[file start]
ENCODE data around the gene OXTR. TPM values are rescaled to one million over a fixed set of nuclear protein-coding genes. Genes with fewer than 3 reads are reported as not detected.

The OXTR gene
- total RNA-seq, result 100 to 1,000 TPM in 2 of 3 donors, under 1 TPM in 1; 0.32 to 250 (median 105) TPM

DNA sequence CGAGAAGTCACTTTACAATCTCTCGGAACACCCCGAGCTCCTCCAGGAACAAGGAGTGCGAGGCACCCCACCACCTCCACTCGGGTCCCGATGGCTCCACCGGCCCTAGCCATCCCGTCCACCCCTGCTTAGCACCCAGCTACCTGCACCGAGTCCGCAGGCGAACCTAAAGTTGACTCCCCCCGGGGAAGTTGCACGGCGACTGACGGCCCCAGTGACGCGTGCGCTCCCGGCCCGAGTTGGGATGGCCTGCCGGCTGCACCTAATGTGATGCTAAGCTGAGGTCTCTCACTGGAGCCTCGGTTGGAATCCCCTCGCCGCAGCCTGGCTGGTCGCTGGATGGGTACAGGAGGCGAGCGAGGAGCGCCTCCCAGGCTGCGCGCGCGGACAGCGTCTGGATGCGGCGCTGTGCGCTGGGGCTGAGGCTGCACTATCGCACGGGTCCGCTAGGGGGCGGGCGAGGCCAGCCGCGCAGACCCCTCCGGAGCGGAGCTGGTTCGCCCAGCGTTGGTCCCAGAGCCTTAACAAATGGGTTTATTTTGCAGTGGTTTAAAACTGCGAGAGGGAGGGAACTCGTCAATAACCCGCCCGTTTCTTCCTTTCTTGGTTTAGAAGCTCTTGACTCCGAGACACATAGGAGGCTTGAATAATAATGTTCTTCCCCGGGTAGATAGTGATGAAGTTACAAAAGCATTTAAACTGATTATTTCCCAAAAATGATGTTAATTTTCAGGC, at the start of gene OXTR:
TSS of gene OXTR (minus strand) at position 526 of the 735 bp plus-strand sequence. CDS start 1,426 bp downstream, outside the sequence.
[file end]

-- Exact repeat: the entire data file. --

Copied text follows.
ENCODE data around the gene OXTR. TPM values are rescaled to one million over a fixed set of nuclear protein-coding genes. Genes with fewer than 3 reads are reported as not detected.

The OXTR gene
- total RNA-seq, result 100 to 1,000 TPM in 2 of 3 donors, under 1 TPM in 1; 0.32 to 250 (median 105) TPM

DNA sequence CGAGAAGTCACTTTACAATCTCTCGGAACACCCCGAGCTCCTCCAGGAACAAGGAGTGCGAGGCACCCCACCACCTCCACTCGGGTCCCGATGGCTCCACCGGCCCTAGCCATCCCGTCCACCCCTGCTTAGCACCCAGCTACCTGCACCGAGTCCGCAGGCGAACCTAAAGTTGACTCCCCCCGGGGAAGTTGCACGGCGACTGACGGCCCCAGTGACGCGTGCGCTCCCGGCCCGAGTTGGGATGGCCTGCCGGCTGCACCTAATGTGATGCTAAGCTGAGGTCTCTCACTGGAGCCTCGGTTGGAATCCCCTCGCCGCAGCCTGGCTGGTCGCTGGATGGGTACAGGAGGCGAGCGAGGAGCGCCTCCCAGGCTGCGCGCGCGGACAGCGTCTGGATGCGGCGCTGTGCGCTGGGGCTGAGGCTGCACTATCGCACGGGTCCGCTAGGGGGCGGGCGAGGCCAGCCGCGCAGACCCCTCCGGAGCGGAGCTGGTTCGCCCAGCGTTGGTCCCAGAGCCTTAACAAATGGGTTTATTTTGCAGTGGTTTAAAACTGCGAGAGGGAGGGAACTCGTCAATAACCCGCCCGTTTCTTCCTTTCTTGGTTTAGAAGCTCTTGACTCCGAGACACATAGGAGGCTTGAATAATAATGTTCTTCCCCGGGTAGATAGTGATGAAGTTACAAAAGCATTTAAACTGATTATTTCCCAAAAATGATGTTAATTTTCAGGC, at the start of gene OXTR:
TSS of gene OXTR (minus strand) at position 526 of the 735 bp plus-strand sequence. CDS start 1,426 bp downstream, outside the sequence.